Tuesday, June 25, 2019     Volume: 20, Issue: 16

Santa Maria Sun / Humor

The following article was posted on October 23rd, 2013, in the Santa Maria Sun - Volume 14, Issue 33 [ Submit a Story ]
The following articles were printed from Santa Maria Sun [santamariasun.com] - Volume 14, Issue 33

Get a sweatshirt

Krider laments his beloved wife's refusal to carry warm clothing


The other day my family was about to leave the house. Most of us had recognized we needed to be somewhere so we were ready to roll. However, one component of our family somehow didn’t get the message. In reality, leaving the house is not a very difficult task. First put on pants, then shoes, then walk out the front door, insert car key into ignition, and drive away. Simple, right? Well, that is how men leave a house. Women, on the other hand, don’t just leave a house; they sort of migrate from a residence, over some unknown length of time.

If I knew what that exact amount of time was I could be the next Nostradamus. Calculating the numerous factors involved with a woman leaving a house is enormously complex. It would be easier to pick seven numbers to win the lottery. Determining a woman’s time to get ready has thousands more variables than the lottery, and it requires calculus to solve. In fact, a woman’s hair alone has way too many variables: dying it, washing it, conditioning it, drying it, brushing it, curling it, starting over with it, and then ridding the armpits and legs of it.

Just the hair aspect of getting ready is a complicated process that involves blades, electricity, and chemicals. It’s less complicated to land something on Mars. Seriously, the engineers on the Mars Rover project only had to calculate the specific gravity of the Red Planet and then factor in the entry speed to adjust the booster rockets to land a manmade device 189 million miles from Earth. Easy. Can those same engineers tell me when my wife will be ready to leave the house? Forget it.

Since no one really knows the actual time we’ll leave my house for an event, I just ask foolish repetitive questions:

“Is everybody ready to go?”

No response.

I ask again: “Kids, put your cell phones down for a second and please listen to me for a moment. Are you guys ready?”

“Yeah, we’re waiting on Mom,” the kids inform me, as they barely look up from their phones.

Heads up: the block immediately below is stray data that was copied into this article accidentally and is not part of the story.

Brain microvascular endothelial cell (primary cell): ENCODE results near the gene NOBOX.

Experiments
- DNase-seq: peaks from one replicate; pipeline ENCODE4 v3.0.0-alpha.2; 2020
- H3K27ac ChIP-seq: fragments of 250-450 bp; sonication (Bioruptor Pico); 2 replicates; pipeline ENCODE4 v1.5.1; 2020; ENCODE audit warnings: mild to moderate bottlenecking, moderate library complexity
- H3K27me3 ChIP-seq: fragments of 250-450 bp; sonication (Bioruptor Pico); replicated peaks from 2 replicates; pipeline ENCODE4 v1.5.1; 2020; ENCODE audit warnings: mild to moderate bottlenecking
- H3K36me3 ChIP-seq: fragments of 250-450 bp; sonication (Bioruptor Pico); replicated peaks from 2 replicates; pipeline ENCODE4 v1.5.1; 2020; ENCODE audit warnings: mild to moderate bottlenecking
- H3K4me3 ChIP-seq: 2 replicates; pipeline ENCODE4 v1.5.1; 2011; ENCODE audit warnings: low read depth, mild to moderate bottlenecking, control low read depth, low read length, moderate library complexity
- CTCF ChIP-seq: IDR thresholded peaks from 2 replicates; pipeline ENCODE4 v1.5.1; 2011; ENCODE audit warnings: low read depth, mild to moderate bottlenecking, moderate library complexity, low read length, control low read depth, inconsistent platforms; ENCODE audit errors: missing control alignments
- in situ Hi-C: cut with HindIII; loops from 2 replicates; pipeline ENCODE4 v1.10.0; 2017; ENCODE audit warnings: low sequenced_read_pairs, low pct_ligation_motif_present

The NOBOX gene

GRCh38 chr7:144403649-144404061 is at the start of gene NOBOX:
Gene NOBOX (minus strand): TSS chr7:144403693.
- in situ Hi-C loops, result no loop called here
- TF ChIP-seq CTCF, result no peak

“Where is she? We were supposed to leave five minutes ago.”

“Where do you think? She’s in the bathroom,” my daughter answers in a tone that suggests I might be the stupidest person ever born on the planet Earth.

On this particular day that I was attempting to leave the house, I walked into the bathroom to find my wife buck-naked. Seeing my wife naked is usually a good thing, but when we’re running late, seeing her naked is a problem. It means we are nowhere near being ready to leave.  We still have to go through the “I don’t have anything to wear” or the “my clothes don’t fit anymore” routine.

“Clothes not fitting anymore” is always blamed on our daughter, who has been wrongfully accused of washing the dirty clothes with hot water. This evil hot water has been blamed for extravagant amounts of shrinkage. What is never discussed—and never will be if I want to continue to live at my own house—is that there’s a slight possibility the clothes don’t fit anymore because of an uptake in calorie consumption. Or maybe my wife had a growth spurt in her mid-30s. If you are taking away from this that I’m suggesting that my wife gained weight, you sir, or ma’am, are sorely mistaken. Do I look like a man standing on the ledge of a building threatening to leap off? Of course not. I’m not suicidal. Therefore, I’m not making any hints or subliminal indications that my wife, whom I love, has gained weight. The science is clear in this: the clothes have shrunk … three sizes worth.

Regardless of the amount of incredible clothing shrinkage, my wife eventually found some clothes so we could take her super-made-up-hairdo/hairless body out into the world. Right before we got into the car, I asked everyone in the family, “It looks like it might get chilly. Did everyone bring a sweatshirt?” My kids nodded their heads from behind their cell phones and my wife said, “Nah, I don’t want to have to carry it around. I won’t need one.”

My wife has said this phrase 27 times in our marriage. How do I know the exact amount? Because she owns 27 overpriced sweatshirts that we purchased at tourist attractions all over this country when she got chilly and needed a sweatshirt. We have one from Niagara Falls, one from the Chicago Cubs, one from the San Francisco Golden Gate Bridge, one from Pismo Beach, plus numerous other places that sell sweatshirts for $50 a pop. And don’t let me forget we have three sweatshirts from Disneyland (a brand new one every time we went) that cost $75 each.  So, when my wife tells me, “I don’t want to have to carry it around. I won’t need one,” I have to ask myself, what does she think a sweatshirt is constructed with to make it so heavy that it would be a problem to carry around? Her husband and her two kids are standing right in front of her with sweatshirts tied around their waists. The kids and I skip around theme parks without a care in the world, and when it gets dark and cold we put the sweatshirts on—problem solved. But my wife, 27 times in a row, can’t seem to find a way to bring a sweatshirt anywhere in the world because it’s “too much work to carry it around.”

Now that I think about it, if it is so easy to tie a sweatshirt around a waist, I should just tie an extra one around my own waist and save myself $50 every place we go. Problem averted. Now if I can just find a way to get her out of the house quicker, I could bring about world peace.


Right now Rob is standing in line to purchase sweatshirt No. 28. This one is from Baker, Calif., in the middle of Death Valley, which was chilly when the Kriders passed through.

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